Wilhelm and Tamkin go to lunch in a crowded cafeteria, where Tamkin talks at length. He gives Wilhelm advice about what to do with the money he will inherit from his father, while Wilhelm says that he loves his father and does not want him to die. Tamkin talks about his own father, telling another fantastic story that Wilhelm does not really believe. He thinks about his own sons, about how he appears to them and how they think of him. He recalls the times when he takes them to baseball games. He thinks they do not know how much he cares for them, and he blames Margaret for turning them against him. He also thinks of Olive, the woman he loves and would marry if Margaret were to relent and give him a divorce.
Tamkin interrupts his thoughts, saying that Wilhelms father is jealous of Wilhelm because he left his wife. He also says that Wilhelms wife envies him too, because he is free and is now able to see young women. Tamkin tells of his own wife. She was an alcoholic, but he loved her. She drowned in Cape Cod, and it might have been a suicide. He says he tried to cure her, because he is a healer. Wilhelm does not believe his story, and thinks contemptuously of him. He realizes that the man is a charlatan but he has to go along with him because of their joint investments.
Tamkin tells him a story about Mr. Rappaport, that he had two wives and maintained two families in two separate homes for many years. Wilhelm thinks this is just another of Tamkins stories. Tamkin explains that he tells the story to show that some men are able to free themselves from the guilt feelings that women try to inflict on them. Wilhelm complains again about his family situation, but Tamkin asks him why he allows his wife to make him suffer so much. He tells her not to play her game, not to “marry suffering,” as so many people do. Wilhelm has to admit that Tamkin, in spite of all his falsehoods, is right about this.
They go back to the market. As they approach the building they see Mr. Rappaport, who asks Wilhelm to help him across the road. Wilhelm does not want to, but he does. Mr. Rappaport tells him a story of how he fought in the Spanish-American war. He was on the beach shortly after the battle of San Juan Hill, and encountered Teddy Roosevelt there. Roosevelt yelled at him to get off the beach since he had no orders to be there. Rappaport is very proud of this memory.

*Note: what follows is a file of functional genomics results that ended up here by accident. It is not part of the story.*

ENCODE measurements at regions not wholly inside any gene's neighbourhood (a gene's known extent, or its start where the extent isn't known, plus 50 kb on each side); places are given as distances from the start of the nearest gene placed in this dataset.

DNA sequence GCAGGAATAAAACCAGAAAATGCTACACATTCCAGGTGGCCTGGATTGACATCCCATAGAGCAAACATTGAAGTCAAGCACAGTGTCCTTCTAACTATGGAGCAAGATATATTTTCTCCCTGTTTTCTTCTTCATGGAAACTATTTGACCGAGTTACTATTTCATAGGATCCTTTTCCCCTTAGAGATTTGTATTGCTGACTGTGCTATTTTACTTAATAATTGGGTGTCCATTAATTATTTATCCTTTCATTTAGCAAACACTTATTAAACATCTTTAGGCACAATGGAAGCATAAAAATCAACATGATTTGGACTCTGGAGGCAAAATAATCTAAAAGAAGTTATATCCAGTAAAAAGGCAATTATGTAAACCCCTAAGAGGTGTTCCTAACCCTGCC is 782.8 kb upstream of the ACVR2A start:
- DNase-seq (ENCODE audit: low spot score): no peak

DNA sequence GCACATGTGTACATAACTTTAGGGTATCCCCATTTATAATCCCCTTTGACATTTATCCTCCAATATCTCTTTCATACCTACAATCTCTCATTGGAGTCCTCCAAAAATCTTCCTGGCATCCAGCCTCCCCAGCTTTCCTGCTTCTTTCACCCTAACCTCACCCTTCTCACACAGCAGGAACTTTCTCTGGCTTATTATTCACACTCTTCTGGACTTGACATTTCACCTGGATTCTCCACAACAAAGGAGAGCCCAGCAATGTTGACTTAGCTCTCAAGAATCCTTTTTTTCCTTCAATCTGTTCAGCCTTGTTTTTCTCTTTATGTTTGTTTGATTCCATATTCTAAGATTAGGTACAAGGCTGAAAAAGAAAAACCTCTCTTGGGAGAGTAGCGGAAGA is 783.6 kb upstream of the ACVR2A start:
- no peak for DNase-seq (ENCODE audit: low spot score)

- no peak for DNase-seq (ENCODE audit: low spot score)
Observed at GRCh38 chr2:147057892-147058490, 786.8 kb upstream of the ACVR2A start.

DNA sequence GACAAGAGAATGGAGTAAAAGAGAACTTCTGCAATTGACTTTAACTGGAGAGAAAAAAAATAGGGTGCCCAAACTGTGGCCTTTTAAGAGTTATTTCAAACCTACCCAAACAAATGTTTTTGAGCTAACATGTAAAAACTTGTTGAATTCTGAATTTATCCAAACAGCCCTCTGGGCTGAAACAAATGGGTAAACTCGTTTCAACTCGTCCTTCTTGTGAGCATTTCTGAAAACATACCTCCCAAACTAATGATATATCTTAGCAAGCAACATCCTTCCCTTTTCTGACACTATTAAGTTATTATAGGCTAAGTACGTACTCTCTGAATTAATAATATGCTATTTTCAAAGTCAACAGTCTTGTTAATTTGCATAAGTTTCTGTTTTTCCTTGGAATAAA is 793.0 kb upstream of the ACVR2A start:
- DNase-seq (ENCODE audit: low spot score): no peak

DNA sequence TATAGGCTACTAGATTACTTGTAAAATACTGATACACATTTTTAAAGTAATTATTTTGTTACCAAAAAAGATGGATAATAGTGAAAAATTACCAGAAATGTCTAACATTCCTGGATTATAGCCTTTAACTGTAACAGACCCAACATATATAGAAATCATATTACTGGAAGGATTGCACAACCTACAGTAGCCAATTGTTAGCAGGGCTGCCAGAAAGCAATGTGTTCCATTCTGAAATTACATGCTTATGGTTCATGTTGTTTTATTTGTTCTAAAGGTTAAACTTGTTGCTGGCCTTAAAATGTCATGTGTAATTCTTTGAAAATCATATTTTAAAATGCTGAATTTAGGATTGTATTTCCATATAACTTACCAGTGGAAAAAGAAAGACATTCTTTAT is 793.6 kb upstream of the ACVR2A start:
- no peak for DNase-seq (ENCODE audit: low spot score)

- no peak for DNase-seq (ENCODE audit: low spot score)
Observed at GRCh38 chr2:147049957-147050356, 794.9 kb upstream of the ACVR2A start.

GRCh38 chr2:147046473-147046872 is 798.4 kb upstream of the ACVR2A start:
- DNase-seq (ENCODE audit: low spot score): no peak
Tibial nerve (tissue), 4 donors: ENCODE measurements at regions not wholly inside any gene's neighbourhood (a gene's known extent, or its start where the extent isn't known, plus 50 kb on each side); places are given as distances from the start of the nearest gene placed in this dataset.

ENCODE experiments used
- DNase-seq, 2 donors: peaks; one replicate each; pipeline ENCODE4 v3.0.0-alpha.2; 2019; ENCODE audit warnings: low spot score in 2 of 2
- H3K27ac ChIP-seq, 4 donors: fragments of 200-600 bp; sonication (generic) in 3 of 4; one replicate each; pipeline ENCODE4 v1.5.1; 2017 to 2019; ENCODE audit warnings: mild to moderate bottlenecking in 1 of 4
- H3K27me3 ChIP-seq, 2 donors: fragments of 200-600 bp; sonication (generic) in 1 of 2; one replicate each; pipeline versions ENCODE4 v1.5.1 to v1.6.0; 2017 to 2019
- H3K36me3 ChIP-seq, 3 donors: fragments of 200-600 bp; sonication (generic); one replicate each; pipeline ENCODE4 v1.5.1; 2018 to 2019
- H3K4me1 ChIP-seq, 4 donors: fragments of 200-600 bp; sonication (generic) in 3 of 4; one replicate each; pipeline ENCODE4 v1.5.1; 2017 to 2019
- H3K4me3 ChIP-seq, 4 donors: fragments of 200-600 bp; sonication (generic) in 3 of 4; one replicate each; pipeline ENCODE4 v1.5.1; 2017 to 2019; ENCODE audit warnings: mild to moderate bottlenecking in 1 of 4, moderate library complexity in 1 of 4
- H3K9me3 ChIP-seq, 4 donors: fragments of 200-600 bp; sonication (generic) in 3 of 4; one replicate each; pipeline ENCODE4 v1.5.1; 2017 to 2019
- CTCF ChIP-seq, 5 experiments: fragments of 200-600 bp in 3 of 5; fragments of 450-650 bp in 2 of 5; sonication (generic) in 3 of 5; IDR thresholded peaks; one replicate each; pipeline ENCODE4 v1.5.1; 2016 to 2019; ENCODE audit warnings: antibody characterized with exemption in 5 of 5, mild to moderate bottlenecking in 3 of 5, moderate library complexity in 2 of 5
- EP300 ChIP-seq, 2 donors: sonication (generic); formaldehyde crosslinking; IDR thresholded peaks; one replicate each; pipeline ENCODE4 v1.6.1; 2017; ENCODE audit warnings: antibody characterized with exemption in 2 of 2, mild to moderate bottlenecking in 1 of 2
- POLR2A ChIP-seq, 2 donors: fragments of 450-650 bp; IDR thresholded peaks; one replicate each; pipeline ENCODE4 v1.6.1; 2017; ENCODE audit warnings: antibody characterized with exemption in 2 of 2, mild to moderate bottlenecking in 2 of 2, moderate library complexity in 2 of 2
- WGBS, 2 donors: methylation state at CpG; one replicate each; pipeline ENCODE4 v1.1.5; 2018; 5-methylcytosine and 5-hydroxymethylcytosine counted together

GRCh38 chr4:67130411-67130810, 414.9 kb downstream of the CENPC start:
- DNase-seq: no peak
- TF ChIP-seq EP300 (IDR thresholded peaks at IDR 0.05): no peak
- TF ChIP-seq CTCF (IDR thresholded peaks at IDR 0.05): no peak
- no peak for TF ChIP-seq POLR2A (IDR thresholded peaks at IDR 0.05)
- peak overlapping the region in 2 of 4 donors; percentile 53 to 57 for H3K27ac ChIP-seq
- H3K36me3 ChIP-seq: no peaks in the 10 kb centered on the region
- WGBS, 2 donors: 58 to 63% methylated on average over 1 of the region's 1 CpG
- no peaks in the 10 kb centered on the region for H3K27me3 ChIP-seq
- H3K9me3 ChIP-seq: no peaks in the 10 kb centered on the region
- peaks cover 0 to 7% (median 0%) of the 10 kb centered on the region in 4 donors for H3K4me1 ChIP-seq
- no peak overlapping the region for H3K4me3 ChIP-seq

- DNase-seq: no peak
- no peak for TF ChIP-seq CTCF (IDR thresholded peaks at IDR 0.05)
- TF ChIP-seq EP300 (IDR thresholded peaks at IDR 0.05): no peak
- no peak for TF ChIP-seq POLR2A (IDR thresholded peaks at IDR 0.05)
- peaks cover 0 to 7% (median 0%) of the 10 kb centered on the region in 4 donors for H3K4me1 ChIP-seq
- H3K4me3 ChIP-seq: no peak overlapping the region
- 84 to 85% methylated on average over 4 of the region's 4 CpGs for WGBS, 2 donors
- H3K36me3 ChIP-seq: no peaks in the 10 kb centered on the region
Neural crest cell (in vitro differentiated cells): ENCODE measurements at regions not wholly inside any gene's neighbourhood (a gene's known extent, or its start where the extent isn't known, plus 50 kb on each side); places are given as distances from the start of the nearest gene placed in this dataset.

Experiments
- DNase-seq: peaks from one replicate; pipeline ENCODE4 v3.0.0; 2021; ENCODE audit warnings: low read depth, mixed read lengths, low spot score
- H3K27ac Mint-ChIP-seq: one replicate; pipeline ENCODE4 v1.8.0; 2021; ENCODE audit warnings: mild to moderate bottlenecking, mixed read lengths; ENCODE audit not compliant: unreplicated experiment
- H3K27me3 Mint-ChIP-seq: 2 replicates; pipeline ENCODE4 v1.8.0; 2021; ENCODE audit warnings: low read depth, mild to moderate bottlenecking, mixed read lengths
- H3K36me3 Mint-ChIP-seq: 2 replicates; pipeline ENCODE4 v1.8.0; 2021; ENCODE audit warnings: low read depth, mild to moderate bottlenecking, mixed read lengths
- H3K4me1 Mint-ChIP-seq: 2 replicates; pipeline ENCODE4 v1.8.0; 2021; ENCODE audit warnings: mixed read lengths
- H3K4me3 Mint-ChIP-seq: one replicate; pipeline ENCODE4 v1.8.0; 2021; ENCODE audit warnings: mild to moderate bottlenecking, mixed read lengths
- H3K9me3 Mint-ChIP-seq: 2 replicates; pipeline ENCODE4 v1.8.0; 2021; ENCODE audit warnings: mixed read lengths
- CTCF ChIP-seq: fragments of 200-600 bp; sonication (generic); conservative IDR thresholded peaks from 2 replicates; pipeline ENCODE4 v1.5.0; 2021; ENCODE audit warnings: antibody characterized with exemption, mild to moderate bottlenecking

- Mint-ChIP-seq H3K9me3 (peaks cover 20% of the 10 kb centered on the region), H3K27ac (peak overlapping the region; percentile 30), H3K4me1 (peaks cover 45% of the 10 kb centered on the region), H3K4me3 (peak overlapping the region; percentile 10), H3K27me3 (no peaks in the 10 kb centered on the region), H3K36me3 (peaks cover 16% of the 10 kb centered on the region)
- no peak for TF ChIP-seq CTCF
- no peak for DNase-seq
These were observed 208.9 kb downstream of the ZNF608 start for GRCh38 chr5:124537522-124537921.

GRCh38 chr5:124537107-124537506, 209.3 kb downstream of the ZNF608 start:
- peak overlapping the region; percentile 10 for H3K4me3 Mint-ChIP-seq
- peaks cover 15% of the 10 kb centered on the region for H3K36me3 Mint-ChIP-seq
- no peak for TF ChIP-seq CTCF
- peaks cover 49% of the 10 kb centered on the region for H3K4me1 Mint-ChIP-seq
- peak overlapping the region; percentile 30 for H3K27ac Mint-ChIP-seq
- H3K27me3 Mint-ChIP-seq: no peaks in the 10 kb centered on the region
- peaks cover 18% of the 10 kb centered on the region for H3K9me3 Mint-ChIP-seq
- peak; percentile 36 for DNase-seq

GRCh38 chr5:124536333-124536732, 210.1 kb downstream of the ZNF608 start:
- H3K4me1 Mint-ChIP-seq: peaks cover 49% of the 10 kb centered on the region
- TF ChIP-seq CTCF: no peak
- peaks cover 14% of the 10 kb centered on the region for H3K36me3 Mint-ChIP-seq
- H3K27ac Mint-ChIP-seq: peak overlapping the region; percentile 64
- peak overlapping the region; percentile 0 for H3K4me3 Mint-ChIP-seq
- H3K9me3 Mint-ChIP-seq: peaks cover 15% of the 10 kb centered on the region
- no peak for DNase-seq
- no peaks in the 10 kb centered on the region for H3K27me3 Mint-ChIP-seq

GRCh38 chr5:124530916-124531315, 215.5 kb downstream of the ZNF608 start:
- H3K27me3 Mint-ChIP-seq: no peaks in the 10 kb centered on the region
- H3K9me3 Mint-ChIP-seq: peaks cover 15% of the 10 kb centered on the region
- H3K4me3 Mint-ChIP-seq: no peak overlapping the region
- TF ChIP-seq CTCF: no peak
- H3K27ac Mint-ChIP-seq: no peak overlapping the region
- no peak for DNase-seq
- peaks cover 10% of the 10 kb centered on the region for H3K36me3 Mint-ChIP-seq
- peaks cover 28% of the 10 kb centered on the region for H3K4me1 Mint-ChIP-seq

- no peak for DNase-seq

At the market, Wilhelm discovers that lard has dropped twenty points since noon. Rye has fallen too, and so he and Tamkin have lost their chance to sell while the going was good. Wilhelm looks around for Tamkin, but he is nowhere to be seen. Wilhelm is in a panic, since he is wiped out financially. He feels like crying but tries to stay calm. He looks for Tamkin in the mens toilet, without success. He still hopes that at least he will get back from Tamkin the two hundred dollars he is owed from the original deposit.
Once again Tamkin reveals that although he may be untrustworthy and frequently tells fantastic, unbelievable stories, he also has genuine insight into the truth. The advice he gives to Wilhelm about Margaret is essentially the same as that given by Wilhelms father in Chapter III. Wilhelm suffers because he allows Margaret to inflict suffering on him. But Wilhelm accepts this reproach from Tamkin, whereas he had fought against it when his father had pointed it out. Deep down he knows that Tamkin is right. The rest of the chapter confirms that Wilhelm is somehow “married” to suffering. He finds that he has lost all his money and allowed himself to be cheated by Tamkin. This is just the latest episode in a long series of bad decisions stretching back to when he gave up college to try to become an actor in Hollywood. He always manages to sabotage himself. At the end of the chapter he is “like a man about to drown.” This is another occurrence of the metaphor of drowning that pervades the novel (see Metaphor section of this guide).